Population Research and Policy Review 21: 109–128, 2002.
© 2002 Kluwer Academic Publishers. Printed in the Netherlands.
The Hispanic population: 1990–2000 growth and change
U.S. Census Bureau, Washington, DC, USA
EILEEN DIAZ McCONNELL
Indiana University, Bloomington, IN, USA
Abstract. Data sources indicate that there were signiﬁcant changes in the Hispanic population
between 1990 and 2000. Using short-form data from the 1990 and 2000 censuses, we explore
changes in the size and distribution of the Latino population. The most important shifts in the
Hispanic population are the continued increase of the Latino population in the United States,
the signiﬁcant growth of Hispanic population who identify as ‘other’ Latino, and the growing
importance of the Midwest and South as popular receiving areas for Latinos. Additionally, our
comparison of household composition over the ten-year period shows little change. We offer
potential explanations, both substantive and methodological, for these important transitions in
the Latino population over the decade.
Keywords: Census, Hispanic, Latino
Numerous data sources suggest that there were signiﬁcant changes in the
Hispanic population between 1990 and 2000.
First, Census 2000 results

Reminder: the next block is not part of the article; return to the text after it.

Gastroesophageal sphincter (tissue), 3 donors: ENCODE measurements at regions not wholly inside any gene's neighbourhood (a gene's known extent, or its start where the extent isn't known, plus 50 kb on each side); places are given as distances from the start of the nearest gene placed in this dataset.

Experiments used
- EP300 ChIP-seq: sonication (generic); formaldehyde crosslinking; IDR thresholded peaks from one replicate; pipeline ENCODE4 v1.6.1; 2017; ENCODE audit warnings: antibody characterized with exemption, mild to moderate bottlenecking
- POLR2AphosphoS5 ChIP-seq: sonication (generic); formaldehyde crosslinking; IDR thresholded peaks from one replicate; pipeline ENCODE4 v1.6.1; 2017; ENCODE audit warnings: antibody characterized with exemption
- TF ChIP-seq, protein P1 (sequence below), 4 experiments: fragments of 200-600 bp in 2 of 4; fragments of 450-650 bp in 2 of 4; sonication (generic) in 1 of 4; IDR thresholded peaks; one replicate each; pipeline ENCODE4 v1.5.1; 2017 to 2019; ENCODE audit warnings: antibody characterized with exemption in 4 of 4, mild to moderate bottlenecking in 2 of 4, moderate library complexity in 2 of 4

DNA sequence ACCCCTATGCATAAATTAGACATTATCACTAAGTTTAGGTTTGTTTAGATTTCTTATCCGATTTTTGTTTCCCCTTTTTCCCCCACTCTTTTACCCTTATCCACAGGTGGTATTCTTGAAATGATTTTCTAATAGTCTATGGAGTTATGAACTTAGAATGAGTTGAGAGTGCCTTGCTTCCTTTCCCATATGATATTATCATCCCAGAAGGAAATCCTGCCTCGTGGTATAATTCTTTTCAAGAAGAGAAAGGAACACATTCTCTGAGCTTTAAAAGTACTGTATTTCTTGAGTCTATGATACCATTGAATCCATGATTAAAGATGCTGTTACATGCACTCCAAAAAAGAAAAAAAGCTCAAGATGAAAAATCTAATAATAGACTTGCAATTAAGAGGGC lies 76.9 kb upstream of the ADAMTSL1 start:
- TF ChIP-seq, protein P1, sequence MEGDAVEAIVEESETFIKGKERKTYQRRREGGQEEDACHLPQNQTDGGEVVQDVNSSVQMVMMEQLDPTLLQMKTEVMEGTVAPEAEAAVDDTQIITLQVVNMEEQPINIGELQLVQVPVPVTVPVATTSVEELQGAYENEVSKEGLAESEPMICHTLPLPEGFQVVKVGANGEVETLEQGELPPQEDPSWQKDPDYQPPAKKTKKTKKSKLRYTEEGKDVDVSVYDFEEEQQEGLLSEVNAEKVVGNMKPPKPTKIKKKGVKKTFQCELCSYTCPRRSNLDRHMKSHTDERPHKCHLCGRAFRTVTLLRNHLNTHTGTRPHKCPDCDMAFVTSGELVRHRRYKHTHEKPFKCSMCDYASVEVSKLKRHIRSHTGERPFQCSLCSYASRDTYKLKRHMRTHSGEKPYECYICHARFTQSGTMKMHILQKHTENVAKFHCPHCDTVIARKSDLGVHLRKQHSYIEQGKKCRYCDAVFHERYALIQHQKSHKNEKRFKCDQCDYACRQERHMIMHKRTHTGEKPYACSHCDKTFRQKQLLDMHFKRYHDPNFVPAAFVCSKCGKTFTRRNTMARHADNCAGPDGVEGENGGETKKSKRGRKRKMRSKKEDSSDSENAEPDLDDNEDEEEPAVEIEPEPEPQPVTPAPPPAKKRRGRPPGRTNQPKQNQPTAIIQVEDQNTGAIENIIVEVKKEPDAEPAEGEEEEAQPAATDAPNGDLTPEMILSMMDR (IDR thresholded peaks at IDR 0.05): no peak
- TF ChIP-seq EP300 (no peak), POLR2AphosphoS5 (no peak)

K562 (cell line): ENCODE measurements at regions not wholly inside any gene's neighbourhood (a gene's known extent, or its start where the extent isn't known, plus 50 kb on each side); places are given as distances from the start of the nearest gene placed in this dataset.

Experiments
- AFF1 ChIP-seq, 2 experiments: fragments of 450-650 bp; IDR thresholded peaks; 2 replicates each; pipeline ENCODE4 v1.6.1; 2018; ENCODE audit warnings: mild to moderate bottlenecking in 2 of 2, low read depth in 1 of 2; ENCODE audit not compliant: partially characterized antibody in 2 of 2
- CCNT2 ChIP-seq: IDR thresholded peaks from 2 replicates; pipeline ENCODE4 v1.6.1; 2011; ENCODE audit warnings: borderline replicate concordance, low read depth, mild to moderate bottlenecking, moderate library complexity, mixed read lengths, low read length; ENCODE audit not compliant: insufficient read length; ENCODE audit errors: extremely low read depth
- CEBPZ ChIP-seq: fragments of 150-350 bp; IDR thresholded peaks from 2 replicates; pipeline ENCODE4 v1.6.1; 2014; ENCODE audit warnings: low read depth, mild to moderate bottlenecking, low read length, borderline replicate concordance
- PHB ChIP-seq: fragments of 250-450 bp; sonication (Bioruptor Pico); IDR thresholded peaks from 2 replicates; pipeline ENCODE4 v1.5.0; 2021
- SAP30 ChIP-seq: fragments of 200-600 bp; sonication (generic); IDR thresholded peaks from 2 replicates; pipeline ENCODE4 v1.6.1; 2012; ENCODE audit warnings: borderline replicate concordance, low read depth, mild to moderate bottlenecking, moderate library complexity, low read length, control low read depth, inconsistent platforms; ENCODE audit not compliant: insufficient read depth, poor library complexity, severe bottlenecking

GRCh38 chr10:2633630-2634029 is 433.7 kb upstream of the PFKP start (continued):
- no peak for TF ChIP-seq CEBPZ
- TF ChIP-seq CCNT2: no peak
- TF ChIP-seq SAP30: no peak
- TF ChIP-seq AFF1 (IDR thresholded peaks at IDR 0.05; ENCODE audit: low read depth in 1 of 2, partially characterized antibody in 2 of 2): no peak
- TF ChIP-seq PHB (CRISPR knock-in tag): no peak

indicate that the Latino population grew 57.9 percent from 1990 to 2000,
and now comprise 12.5 percent of the U.S. population (Guzmán 2001). The
proportion of Hispanics that claimed Mexican, Puerto Rican or Cuban origin
grew by 52.9 percent, 24.9 percent and 18.9 percent, respectively, over the ten
year period. Most strikingly, census data show that the proportion of Latinos
who reported that they were some ‘other’ Hispanic origin and not Mexican,
Puerto Rican, or Cuban, increased by 96.9 percent between 1990 and 2000
Second, native and foreign-born Latinos appear to have become more dif-
fuse in their geographic distributions in recent years, as some have moved
away from the Southwestern United States to other regions of the country
(Aponte & Siles 1994, Charvat-Burke & Goudy 1999, Gouveia & Stull 1997,
Passel & Zimmerman 2000). Indeed, Census 2000 data indicate that every
region in the United States experienced large Latino population growth over